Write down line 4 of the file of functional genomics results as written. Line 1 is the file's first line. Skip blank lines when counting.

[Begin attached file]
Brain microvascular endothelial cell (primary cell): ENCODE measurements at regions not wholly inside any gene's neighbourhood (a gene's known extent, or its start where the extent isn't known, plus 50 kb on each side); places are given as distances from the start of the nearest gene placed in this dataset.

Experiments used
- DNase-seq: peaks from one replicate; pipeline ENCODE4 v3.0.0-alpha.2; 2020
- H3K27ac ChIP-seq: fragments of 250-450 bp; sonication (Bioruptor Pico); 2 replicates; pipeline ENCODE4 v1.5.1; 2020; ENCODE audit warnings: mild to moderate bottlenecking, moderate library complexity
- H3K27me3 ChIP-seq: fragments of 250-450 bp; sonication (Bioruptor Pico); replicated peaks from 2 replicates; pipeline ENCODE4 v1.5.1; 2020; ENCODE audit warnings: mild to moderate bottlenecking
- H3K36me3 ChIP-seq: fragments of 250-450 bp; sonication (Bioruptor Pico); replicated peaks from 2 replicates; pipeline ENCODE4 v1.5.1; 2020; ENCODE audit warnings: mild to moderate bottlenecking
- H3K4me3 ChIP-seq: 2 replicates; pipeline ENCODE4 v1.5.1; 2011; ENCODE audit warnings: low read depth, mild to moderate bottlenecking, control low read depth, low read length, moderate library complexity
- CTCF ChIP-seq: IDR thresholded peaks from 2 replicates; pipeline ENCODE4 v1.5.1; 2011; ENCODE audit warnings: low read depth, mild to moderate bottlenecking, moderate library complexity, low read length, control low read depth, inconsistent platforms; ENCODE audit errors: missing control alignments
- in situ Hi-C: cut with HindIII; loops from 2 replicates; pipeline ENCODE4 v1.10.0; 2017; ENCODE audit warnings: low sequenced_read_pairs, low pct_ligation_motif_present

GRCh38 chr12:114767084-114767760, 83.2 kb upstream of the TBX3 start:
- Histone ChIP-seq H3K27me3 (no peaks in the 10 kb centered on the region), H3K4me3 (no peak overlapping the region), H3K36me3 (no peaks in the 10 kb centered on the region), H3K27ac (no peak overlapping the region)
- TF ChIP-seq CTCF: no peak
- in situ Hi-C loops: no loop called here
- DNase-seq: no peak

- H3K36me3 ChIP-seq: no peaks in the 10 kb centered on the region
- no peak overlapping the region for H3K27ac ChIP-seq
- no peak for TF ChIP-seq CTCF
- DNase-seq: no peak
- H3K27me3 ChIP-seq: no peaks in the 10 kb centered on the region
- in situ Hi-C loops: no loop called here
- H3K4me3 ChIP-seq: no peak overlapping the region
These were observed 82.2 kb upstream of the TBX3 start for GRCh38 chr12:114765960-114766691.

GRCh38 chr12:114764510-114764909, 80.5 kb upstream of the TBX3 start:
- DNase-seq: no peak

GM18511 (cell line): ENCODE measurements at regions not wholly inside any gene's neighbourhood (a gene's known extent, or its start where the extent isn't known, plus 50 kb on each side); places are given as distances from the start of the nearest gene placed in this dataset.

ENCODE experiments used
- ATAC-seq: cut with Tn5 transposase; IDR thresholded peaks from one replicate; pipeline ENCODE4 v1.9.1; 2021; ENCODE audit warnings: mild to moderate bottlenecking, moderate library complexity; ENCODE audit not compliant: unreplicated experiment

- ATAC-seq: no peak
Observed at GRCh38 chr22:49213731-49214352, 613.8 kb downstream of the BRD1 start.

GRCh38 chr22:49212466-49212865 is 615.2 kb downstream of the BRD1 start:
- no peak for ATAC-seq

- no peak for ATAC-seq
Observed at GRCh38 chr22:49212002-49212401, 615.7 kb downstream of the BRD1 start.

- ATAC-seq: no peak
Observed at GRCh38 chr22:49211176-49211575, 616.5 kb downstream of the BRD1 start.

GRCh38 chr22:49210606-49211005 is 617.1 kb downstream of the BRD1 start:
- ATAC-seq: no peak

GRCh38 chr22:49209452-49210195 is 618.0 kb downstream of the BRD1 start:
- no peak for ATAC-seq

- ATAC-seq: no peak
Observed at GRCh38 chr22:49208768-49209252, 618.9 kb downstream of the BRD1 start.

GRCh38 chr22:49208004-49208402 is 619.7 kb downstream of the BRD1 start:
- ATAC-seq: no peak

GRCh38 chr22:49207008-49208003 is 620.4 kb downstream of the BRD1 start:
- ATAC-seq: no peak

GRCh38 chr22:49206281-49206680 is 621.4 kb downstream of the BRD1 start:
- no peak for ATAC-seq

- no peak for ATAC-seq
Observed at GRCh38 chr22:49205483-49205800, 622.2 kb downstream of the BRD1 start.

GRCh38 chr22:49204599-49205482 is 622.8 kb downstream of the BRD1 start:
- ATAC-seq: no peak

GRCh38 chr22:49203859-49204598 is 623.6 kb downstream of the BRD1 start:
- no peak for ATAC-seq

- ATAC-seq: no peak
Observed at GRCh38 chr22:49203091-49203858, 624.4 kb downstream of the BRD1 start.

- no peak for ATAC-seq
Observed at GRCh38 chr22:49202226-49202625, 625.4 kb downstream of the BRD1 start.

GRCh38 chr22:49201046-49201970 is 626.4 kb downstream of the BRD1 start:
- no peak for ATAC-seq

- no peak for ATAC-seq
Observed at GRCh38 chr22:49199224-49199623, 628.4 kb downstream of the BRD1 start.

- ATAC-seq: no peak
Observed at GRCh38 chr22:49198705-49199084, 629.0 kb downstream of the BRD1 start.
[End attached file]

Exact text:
- H3K27ac ChIP-seq: fragments of 250-450 bp; sonication (Bioruptor Pico); 2 replicates; pipeline ENCODE4 v1.5.1; 2020; ENCODE audit warnings: mild to moderate bottlenecking, moderate library complexity